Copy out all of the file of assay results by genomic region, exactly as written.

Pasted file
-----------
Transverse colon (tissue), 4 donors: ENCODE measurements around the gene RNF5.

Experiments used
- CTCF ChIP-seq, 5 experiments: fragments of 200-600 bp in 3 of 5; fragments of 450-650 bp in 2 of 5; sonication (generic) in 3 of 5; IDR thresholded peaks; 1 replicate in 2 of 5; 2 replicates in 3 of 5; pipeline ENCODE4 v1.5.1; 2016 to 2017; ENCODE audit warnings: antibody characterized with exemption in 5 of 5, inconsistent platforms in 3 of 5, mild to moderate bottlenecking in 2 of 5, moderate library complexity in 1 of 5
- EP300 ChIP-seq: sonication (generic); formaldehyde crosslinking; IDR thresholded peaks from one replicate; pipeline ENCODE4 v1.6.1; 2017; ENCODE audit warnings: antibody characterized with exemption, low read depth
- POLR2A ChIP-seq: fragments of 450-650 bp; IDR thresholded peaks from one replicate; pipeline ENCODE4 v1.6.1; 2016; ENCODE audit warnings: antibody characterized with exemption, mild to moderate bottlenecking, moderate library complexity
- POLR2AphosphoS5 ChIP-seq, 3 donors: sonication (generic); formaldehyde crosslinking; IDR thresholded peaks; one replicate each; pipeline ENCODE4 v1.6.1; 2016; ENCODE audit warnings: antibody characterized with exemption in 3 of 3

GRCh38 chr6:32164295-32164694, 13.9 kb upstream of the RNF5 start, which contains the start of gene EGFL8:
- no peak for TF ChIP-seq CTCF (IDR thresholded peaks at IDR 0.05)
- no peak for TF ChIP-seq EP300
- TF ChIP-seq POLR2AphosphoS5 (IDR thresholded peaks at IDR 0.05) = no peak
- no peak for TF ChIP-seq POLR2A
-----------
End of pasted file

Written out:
Transverse colon (tissue), 4 donors: ENCODE measurements around the gene RNF5.

Experiments used
- CTCF ChIP-seq, 5 experiments: fragments of 200-600 bp in 3 of 5; fragments of 450-650 bp in 2 of 5; sonication (generic) in 3 of 5; IDR thresholded peaks; 1 replicate in 2 of 5; 2 replicates in 3 of 5; pipeline ENCODE4 v1.5.1; 2016 to 2017; ENCODE audit warnings: antibody characterized with exemption in 5 of 5, inconsistent platforms in 3 of 5, mild to moderate bottlenecking in 2 of 5, moderate library complexity in 1 of 5
- EP300 ChIP-seq: sonication (generic); formaldehyde crosslinking; IDR thresholded peaks from one replicate; pipeline ENCODE4 v1.6.1; 2017; ENCODE audit warnings: antibody characterized with exemption, low read depth
- POLR2A ChIP-seq: fragments of 450-650 bp; IDR thresholded peaks from one replicate; pipeline ENCODE4 v1.6.1; 2016; ENCODE audit warnings: antibody characterized with exemption, mild to moderate bottlenecking, moderate library complexity
- POLR2AphosphoS5 ChIP-seq, 3 donors: sonication (generic); formaldehyde crosslinking; IDR thresholded peaks; one replicate each; pipeline ENCODE4 v1.6.1; 2016; ENCODE audit warnings: antibody characterized with exemption in 3 of 3

GRCh38 chr6:32164295-32164694, 13.9 kb upstream of the RNF5 start, which contains the start of gene EGFL8:
- no peak for TF ChIP-seq CTCF (IDR thresholded peaks at IDR 0.05)
- no peak for TF ChIP-seq EP300
- TF ChIP-seq POLR2AphosphoS5 (IDR thresholded peaks at IDR 0.05) = no peak
- no peak for TF ChIP-seq POLR2A